“BBC Channel 4 has commissioned Irish writer Hugh Travers to pen a television pilot about a subject of his choice.” Travers’ choice? A sitcom about An Gorta Mor—the so-called Irish Potato Famine.
Tentatively called “Hunger”, the proposed comedy series has already motivated more than 30,000 people to sign a petition of protest on Change.org.
Before going any farther, it is important to note some facts about An Gorta Mor—Irish Gaelic for “The Great Hunger”—since this dark period in Irish history is widely misunderstood as a tragic crop failure and nothing more—as well as why the famine is a controversial political and racial issue.
Between 1845-49, a blight struck the Irish potato crop, causing the worst famine to occur in 19th century Europe. It is commonly assumed that the subsequent deaths by starvation of over one million men, women and children, and the mass exodus of two million more (one-third of Ireland’s population) , was due to the fact that the Irish grew nothing but potatoes. This is far from the truth. During this time, Ireland was one of Europe’s leading exporters of food—from thirty to fifty shiploads a day. All bound for the country that ruled her, England.
This was due to a variety of factors which cannot be gone into at great detail due to space constrictions. So I will briefly outline a few of them here and leave it up to the reader to further inform his or herself.
- Irish Catholics were prohibited from owning land, voting, obtaining an education, or entering a profession. 2. As a result, rents to the landowning British (mostly absentee landlords) were paid in the form of livestock (mainly beef) and crops, leaving the 80% Catholic population with little to eat but potatoes and some dairy products. 3. Failure to pay the rent led to mass evictions. 4. The resulting circumstances (no jobs, no food, no homes) led to widespread influenza, typhus, typhoid fever, tuberculosis, cholera, and a host of other illnesses. This is not to mention violent and often murderous competition for what food sources were left. 5. Despite the genuine humanitarian efforts of some British, others saw the Famine as a way of letting “nature” solve their “Irish Question”—once and for all. British civil servant Charles Trevelyan, whose chief responsibility was dealing with the famine, described it as “ a direct stroke of an all-wise and merciful Providence.” Unfortunately, the sentiments of this man (neither wise nor merciful) were echoed by many in both the British government and the English media.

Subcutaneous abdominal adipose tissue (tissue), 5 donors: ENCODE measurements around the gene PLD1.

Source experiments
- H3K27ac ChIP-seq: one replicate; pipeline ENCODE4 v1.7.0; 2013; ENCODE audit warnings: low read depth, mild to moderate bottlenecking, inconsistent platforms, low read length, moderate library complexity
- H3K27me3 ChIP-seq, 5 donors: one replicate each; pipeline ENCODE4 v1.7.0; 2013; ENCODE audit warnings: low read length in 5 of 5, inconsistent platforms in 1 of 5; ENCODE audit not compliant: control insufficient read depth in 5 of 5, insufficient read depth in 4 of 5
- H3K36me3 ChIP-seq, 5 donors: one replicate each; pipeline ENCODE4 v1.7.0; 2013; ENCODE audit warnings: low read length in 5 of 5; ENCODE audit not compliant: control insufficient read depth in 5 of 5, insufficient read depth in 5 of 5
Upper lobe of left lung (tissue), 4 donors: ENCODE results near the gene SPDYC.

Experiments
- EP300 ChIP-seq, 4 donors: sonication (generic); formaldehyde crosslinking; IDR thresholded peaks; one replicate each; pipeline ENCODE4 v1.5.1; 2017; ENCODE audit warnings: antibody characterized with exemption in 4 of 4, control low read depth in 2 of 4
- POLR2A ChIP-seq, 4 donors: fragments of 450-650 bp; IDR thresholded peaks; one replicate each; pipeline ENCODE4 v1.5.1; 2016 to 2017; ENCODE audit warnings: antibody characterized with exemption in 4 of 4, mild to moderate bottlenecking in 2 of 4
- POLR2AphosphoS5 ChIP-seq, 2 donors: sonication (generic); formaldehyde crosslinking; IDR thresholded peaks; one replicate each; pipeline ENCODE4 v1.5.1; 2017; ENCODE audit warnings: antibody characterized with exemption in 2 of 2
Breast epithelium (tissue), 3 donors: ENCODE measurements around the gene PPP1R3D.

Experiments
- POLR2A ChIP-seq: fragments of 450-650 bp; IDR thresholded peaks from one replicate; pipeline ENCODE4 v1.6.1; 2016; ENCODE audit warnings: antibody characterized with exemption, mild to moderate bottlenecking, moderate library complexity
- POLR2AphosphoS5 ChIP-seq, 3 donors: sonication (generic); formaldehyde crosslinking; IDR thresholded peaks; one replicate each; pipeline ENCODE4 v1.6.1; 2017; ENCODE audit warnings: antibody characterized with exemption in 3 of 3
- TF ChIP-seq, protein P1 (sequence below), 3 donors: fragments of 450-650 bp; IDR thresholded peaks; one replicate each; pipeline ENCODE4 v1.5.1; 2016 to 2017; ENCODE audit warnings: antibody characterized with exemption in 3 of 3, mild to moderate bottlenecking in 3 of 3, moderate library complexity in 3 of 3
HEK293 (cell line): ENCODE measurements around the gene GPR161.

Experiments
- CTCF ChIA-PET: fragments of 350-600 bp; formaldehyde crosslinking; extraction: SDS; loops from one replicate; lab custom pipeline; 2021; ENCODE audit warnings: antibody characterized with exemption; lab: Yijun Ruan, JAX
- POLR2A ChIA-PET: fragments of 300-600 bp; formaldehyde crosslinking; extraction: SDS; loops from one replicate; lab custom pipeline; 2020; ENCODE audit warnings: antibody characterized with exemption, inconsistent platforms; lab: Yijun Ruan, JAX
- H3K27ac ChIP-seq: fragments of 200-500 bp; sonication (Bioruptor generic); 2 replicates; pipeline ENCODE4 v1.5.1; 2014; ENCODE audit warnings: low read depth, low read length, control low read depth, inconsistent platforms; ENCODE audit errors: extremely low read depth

So, back to Hugh Travers’ proposed sitcom—what’s the punchline?
The Irish Times has quoted Travers as saying, “ I don’t want to do anything that denies the suffering that people went through, but Ireland has always been good at black humor.”
In defense of Travers, Irish comedian Dave McSavage told BBC trending , “It’s good to open things up. It sounds like the people against “Hunger” are close minded nationalists. Comedy is tragedy plus time. The famine was a tragedy but enough time has passed.”
Has it? There are millions of people starving in the world today, right now. I doubt if any of them will catch a laugh from “Hunger”, if it ever airs. As for passage of time, who would (or could) find humor in a sitcom about slavery, the Holocaust, or The Rape of Nanking? Or a wacky comedy about Bobby Sands and his comrades who died on hunger strike for basic human rights for people not just in Ireland, but around the world?
I abhor censorship, and some of the best laughs I’ve ever had were guilty pleasures borne out of comedy done in bad taste. Travers should be allowed to show us his sitcom. That is his right. However, in a privileged position to write a program of his own choosing, he would do better by his countrymen and the world as a whole to expose the “famine” for what it was—agricultural disaster, economic and racial oppression, diaspora…and in the minds of some, an unique opportunity for a genocide without conscience or regret.
Free speech is one of our most cherished treasures as human beings. As is fire. It can be used to warm or to burn, constructively or carelessly. An Gorta Mor set the stage for Irish rebellion that to this day still burns. Unfortunately, no one stands to win. Except perhaps for nonchalant comedians and the television executives that “give” them what was theirs all along; “free reign.”